Craic, ceoil and banter! There's nothing quite like an authentic Irish pub and these are officially the best!

Add these great Irish pubs around the country to your bucket list for the next time you're traveling in Ireland. 

Visitors coming to Ireland look forward to the wonderfully green countryside, the depth of the country's ancient history and of course the Irish welcome and a bit of "craic" (fun) and ceoil (music). Nowhere will you find this in greater supply than in one of Ireland's 7,000+ pubs. 

Of course, because Irish pubs are in such abundance and can pay off for travelers to do their research and Lonely Planet, with the help of two trusty locals, have recently published a list of "20 of the best pubs in Ireland for pints, music and the time of your life". We like the sound of that. 

Let's see what you make of their top ten choices. 

Kavanaghs, aka The Gravediggers, Dublin

Kavanaghs, aka The Gravediggers, Dublin

Kavanaghs, aka The Gravediggers, Dublin

This Dublin gem has been around since 1833. John Kavanagh opened a bar next to Glasnevin Cemetery that brought in mourners and serviced gravediggers who worked at the cemetery daily. 

Now with minimal modernization, this oldy world pub, with no TVs in sight remains a refuge for Dubliners and tourists interested in good food and a pint. 

Teach Hiúdaí Beag, County Donegal 

Known for its trad sessions this pubs beginnings date back to 1961 when it started out as sibín (an unlicensed premises where alcohol was sold). The pub is located at the center of a Gaeltacht area and Gaelic is still used amongst the locals and visiting patrons. The pub also has strong ties to Irish artistry including literature and music. National and international musicians have graced the floors of Teach Hiudai Beag.

De Barra's Folk Club, Clonakilty, County Cork

The seaside town of Clonakilty is the scene of a real Cork gem in the form of De Barras Folk Club. 

Flutes, fiddles, bodhráns, pipes and mandolins paint the walls of this famed venue and top performers like Jack L, Sharron Shanon and John Spillane are regular performers here.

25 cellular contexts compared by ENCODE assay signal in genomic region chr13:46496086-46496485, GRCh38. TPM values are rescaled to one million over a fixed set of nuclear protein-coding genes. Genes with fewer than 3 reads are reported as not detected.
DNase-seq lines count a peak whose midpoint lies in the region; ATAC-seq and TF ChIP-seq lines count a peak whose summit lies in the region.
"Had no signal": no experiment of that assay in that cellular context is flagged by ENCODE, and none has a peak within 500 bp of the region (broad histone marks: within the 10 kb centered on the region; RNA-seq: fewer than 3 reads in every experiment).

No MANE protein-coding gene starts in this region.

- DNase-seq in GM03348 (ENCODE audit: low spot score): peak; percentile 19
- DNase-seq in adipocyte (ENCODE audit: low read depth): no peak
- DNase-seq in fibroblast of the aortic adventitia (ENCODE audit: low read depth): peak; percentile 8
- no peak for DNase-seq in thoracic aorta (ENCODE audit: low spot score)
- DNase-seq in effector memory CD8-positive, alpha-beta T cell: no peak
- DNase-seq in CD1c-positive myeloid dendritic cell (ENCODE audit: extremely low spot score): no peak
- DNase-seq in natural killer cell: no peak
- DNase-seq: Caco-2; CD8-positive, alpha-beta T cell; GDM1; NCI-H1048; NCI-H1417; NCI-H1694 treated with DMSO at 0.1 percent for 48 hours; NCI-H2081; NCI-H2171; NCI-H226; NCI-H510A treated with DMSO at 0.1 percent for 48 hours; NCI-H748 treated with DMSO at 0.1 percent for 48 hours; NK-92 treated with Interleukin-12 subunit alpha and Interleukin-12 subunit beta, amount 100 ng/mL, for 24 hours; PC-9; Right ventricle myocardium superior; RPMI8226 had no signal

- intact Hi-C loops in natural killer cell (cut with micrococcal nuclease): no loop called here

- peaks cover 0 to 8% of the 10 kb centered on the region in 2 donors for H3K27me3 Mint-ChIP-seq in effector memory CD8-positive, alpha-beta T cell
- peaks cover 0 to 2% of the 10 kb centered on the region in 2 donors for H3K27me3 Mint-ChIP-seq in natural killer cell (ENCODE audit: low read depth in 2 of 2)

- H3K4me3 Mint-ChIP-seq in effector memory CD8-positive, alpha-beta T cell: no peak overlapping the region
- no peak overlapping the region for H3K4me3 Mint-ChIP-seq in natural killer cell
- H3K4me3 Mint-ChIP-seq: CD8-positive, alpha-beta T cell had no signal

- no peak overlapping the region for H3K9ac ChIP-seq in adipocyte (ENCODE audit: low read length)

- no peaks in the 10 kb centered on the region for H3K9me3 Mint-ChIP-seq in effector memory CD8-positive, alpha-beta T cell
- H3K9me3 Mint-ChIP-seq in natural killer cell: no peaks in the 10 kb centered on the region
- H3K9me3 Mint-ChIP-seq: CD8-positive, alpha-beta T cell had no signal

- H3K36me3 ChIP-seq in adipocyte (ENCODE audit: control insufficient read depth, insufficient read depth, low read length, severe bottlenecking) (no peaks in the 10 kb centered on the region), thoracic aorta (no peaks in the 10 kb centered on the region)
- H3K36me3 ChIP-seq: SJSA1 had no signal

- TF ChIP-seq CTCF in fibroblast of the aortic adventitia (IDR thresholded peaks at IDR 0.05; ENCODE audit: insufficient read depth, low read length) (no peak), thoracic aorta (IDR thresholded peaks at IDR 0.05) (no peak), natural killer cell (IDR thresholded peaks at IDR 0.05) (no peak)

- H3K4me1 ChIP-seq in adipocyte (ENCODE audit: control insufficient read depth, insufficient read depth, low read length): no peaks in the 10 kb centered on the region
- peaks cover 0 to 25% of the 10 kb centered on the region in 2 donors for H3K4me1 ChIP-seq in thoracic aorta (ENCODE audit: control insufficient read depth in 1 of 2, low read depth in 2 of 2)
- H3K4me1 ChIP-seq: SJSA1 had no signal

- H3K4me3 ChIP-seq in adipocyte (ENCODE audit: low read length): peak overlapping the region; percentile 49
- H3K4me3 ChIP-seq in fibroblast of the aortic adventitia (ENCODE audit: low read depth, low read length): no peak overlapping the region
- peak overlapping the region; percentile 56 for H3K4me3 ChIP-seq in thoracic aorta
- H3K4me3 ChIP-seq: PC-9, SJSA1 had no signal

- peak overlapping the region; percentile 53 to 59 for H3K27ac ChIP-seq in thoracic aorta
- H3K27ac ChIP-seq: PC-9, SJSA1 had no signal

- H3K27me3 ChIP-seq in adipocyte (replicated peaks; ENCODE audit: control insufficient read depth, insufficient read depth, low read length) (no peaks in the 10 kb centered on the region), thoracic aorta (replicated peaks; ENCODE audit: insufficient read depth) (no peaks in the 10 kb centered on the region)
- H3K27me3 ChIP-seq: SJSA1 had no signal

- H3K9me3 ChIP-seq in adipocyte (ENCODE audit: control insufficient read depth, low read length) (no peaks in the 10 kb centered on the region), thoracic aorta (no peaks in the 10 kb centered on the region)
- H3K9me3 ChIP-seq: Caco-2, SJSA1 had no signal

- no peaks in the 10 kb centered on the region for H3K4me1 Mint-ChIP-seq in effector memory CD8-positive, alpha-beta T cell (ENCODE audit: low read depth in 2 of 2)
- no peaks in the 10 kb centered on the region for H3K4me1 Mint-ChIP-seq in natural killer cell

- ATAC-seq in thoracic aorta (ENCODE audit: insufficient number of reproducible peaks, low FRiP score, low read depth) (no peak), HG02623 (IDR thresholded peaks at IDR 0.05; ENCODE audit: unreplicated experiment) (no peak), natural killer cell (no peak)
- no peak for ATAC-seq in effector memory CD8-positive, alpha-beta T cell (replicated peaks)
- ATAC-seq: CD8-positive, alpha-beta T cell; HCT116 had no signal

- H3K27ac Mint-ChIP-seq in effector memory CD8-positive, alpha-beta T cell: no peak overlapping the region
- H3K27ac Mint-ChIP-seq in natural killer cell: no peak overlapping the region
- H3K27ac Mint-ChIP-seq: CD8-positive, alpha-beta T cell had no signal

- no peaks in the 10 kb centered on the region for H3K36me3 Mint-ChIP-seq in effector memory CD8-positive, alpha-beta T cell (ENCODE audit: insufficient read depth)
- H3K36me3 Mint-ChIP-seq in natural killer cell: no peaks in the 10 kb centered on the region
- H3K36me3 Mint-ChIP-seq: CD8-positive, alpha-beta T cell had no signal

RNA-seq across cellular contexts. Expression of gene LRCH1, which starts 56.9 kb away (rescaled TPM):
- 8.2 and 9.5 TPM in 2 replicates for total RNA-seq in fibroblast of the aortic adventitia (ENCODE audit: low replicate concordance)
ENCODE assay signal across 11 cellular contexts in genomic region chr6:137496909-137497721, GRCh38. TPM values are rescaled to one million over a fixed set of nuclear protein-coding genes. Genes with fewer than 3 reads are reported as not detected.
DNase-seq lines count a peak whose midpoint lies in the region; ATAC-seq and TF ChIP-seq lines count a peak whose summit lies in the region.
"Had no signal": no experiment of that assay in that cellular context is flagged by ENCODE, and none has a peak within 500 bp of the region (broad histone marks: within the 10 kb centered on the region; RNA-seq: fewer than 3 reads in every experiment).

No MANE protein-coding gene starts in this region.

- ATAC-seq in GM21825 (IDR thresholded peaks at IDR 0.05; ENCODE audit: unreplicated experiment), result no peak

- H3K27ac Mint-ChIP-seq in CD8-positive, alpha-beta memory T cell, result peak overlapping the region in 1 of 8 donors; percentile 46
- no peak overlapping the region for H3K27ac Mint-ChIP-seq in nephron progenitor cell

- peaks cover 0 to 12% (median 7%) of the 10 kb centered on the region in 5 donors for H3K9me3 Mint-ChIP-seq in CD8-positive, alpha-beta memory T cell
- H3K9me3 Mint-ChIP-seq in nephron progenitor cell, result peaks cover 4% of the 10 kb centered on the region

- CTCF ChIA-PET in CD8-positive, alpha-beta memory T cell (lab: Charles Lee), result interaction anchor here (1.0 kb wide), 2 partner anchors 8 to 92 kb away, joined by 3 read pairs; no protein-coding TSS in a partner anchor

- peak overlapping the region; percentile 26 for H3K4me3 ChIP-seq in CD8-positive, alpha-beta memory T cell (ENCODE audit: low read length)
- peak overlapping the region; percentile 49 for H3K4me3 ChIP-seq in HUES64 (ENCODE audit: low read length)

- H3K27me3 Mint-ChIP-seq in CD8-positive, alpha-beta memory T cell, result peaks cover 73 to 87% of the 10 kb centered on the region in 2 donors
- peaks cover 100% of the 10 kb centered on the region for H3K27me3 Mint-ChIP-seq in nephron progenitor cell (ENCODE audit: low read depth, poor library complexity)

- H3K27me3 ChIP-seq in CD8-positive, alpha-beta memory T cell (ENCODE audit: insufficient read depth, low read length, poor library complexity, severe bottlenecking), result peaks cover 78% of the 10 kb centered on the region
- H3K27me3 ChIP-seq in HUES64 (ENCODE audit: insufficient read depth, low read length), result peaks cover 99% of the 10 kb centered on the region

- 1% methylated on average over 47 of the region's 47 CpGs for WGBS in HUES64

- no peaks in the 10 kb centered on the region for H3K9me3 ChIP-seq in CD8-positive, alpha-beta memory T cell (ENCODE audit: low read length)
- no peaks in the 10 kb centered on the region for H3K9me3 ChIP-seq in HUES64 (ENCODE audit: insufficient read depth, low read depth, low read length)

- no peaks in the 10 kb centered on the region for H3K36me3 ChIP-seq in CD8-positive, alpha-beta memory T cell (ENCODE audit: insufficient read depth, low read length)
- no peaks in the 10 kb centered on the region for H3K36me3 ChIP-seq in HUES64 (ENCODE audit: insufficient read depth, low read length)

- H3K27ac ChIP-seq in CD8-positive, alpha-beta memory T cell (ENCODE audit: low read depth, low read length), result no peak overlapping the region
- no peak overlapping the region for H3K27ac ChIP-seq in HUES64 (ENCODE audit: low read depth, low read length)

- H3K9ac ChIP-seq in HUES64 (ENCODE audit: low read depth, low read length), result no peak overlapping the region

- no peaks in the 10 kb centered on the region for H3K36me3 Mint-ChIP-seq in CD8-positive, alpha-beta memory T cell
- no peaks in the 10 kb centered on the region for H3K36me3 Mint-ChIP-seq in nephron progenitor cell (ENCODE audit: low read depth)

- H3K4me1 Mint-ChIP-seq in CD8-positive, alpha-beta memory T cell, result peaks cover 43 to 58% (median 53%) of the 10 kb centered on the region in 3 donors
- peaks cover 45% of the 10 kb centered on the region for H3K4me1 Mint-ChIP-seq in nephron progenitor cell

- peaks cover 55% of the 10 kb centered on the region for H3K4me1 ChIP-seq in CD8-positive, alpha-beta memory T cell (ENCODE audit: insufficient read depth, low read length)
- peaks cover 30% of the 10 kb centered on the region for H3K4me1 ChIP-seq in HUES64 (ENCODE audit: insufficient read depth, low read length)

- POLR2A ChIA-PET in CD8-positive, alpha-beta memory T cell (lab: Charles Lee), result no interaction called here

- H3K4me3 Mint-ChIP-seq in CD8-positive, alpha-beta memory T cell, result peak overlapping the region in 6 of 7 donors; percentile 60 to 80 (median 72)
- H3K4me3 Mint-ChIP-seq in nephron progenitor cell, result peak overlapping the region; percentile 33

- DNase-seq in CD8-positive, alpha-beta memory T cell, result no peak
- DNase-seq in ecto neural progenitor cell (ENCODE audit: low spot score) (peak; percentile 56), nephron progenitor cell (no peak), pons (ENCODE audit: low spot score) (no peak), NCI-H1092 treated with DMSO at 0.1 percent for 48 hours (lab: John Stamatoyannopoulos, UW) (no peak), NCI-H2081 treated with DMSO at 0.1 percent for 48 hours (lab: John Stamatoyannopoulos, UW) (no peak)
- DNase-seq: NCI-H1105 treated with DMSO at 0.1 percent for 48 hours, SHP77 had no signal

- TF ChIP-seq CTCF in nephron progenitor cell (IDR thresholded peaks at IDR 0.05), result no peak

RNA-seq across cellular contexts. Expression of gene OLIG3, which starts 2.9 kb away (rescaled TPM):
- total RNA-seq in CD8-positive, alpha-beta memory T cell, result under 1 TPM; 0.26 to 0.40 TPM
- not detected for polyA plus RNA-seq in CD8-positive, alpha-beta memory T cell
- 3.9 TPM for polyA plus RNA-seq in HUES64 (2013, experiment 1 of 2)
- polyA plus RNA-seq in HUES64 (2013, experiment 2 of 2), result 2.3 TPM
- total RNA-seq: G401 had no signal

"There’s Carnegie Hall, The Royal Albert, Sydney Opera House and then there’s De Barra's," declared Irish music legend Christy Moore!

The Moorings, Dungarvan, County Waterford 

"Gin cocktails overlooking the sea," as the Lonely Planet put it! 

This traditional maritime Irish pub has a warm and relaxing atmosphere, with a cosy bar area expanding into a modern nautically inspired lounge area that resembles the bow of a ship. This quirky nautical spot also comes with real salvage wreckage, good food and music every weekend.

O'Connell's, Skryne, County Meath 

This one you'll know... from the famous Christmas Guinness advert. A gorgeous traditional pub O'Connell's has been in the same family for six generations since the 1850s. In post-Famine Ireland, O’Connell’s great-grandparents had moved to America when they were summoned back to Ireland to take over the running of the pub and the rest is history.  Located on the Hill of Skryne, this old-fashioned pub is famous for its views as well as its tradition.

Dick Mack’s, Dingle, County Kerry 

Probably Dingle’s most well-known pub.  Named after the late leather-craftsman Richard MacDonnell (the current owner’s father), this family pub carries on a cobbler’s tradition, with a small leather shop still on the premises and an array of handcrafted leather boots, belts, and key fobs still on display.  The walls are lined with family memorabilia, old pictures, and books.  

The bar area is small and includes an old-fashioned snug. Outside there is a Hollywood-style pavement with star slabs showing the names of famous people who have visited such as Sean Connery, Robert Mitchum, and Julia Roberts, to name a few.

Morrissey's, Abbeyleix, County Laois

Step back in time at Morrissey's on the wide main street in the town of Abbeyleix. This pub with a great atmosphere opened as a grocery in 1775. In 1880 the then thatched one-story house was rebuilt as the lofty two-story premises we know today. True to the old tradition, television, cards and singing are not allowed. Love it!

Thomas Connolly, Sligo town 

There has been a pub at this site since 1780. Connolly's storied past includes at least one visit from Charles Stewart Parnell plus Thomas Connolly himself becoming Mayor of Sligo in 1890. The pub now includes a whiskey bar with 160s different tipples, they also specialize in premium gin and craft beers. This west coast favorite also has regular live music. 

Mickey Finns Pub, County Wicklow 

Located in the stunning vale of Avoca in Wicklow is Mickey Finn's is a cozy, low-ceilinged pub with a warren of rooms each with welcoming open fires and potbellied stoves, as they say themselves. As if this wasn't enticing enough the old pub incorporates beers brewed at the next-door Wicklow Brewery and comes with pairing suggestions. As well as being a killed pub it's also located in one of the most beautiful spots in Ireland. 

JJ Houghs Singing Pub, Banagher, County Offaly

A proper institution along the River Shannon this pub is a dark haven! Dating back 250 years, this pub, including thriving vines, has long been celebrated for its charm. While seriously quirky and quite the experience for most they also serve pizza, cocktails, and a pretty killed espresso martini. 

The Rusty Mackerel, County Donegal

A traditional Irish bar at the foot of Sliabh Liag with great drinks and mouth-watering seasonal food. What's not to like.Live music sessions that run late into the night and cozy rooms upstairs. This is a one-stop-shop for a holiday in Donegal! 

Do you have an all-time favorite Irish pub that should be on this list? Let us know in the comments section below.

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H/T: Lonely Planet.